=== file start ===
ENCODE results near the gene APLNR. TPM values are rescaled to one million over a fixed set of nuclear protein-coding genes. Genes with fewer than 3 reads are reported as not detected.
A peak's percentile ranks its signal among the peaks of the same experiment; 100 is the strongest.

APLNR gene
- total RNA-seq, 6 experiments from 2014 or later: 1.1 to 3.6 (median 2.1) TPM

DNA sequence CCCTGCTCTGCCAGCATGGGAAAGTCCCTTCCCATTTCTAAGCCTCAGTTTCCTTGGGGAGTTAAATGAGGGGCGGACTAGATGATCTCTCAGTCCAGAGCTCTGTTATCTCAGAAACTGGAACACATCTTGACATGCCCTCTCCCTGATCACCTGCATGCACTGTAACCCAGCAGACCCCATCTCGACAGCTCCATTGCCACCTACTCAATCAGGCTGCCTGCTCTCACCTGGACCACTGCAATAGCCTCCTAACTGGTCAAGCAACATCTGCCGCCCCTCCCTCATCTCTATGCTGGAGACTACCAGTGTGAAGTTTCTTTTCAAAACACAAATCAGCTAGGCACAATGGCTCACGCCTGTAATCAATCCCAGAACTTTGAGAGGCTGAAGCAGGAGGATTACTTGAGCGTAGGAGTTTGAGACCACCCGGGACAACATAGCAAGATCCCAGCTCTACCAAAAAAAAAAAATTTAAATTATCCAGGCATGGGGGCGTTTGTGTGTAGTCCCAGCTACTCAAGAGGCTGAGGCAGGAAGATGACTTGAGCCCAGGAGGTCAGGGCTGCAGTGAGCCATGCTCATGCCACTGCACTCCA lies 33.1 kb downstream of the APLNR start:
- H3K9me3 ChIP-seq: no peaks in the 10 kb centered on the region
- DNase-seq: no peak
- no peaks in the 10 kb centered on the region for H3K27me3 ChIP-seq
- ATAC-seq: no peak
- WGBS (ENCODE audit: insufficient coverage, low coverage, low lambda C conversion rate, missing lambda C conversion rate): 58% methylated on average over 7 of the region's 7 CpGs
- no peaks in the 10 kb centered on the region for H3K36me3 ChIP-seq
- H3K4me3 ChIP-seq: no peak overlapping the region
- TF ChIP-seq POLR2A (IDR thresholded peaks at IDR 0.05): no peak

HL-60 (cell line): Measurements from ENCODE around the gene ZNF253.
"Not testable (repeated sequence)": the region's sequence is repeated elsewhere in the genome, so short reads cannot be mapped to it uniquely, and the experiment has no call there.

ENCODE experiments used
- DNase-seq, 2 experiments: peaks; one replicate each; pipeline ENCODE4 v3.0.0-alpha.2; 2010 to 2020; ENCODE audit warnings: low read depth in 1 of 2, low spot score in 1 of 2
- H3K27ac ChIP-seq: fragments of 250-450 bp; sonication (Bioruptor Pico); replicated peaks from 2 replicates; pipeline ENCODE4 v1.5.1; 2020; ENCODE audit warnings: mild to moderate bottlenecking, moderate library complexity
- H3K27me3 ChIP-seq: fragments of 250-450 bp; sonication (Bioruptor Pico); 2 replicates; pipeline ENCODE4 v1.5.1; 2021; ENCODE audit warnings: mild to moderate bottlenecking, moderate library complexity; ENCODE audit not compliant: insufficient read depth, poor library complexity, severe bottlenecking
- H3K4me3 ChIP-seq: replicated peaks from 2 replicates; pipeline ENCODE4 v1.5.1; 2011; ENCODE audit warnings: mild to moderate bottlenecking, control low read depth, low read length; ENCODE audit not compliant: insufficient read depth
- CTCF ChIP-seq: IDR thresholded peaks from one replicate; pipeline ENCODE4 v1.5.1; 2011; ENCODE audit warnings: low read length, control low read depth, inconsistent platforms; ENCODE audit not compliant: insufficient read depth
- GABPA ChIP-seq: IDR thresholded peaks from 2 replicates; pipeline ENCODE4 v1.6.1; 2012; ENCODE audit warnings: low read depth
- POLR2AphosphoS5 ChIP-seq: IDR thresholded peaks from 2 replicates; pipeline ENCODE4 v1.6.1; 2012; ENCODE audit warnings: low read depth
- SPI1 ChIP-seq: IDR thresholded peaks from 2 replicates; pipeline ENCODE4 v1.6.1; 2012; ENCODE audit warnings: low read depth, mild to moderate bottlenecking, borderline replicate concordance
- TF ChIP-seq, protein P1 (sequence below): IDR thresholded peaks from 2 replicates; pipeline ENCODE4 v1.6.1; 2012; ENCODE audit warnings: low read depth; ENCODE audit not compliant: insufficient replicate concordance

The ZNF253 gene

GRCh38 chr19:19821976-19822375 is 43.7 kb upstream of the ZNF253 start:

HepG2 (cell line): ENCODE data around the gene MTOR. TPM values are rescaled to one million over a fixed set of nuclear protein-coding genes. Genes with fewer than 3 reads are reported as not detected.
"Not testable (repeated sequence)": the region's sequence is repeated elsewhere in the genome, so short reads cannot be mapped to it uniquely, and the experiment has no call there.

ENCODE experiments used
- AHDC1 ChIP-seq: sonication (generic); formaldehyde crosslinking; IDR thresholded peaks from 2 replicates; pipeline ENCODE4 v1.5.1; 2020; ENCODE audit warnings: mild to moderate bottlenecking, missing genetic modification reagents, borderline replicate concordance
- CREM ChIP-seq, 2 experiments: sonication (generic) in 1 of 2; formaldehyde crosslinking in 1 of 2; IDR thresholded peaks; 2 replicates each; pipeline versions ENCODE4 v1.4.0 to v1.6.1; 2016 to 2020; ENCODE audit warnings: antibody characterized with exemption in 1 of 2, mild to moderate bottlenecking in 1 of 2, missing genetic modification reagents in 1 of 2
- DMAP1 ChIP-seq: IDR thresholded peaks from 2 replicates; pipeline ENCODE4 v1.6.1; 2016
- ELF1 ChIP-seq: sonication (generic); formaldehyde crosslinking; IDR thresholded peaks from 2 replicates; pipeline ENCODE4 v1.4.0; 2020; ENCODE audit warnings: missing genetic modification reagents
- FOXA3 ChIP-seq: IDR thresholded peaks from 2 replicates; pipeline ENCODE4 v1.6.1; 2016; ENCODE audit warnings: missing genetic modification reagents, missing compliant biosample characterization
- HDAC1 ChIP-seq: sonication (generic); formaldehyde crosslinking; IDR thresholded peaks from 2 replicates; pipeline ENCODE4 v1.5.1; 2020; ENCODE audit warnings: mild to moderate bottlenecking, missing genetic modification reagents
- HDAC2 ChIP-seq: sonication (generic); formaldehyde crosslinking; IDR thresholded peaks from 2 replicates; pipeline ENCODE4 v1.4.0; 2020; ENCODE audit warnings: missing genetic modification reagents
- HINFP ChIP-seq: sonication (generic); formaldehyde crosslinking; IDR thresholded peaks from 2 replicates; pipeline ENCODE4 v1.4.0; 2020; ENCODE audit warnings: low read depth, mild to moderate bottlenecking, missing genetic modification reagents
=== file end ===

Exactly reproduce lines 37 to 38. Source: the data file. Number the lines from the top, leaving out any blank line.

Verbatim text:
- HDAC2 ChIP-seq: sonication (generic); formaldehyde crosslinking; IDR thresholded peaks from 2 replicates; pipeline ENCODE4 v1.4.0; 2020; ENCODE audit warnings: missing genetic modification reagents
- HINFP ChIP-seq: sonication (generic); formaldehyde crosslinking; IDR thresholded peaks from 2 replicates; pipeline ENCODE4 v1.4.0; 2020; ENCODE audit warnings: low read depth, mild to moderate bottlenecking, missing genetic modification reagents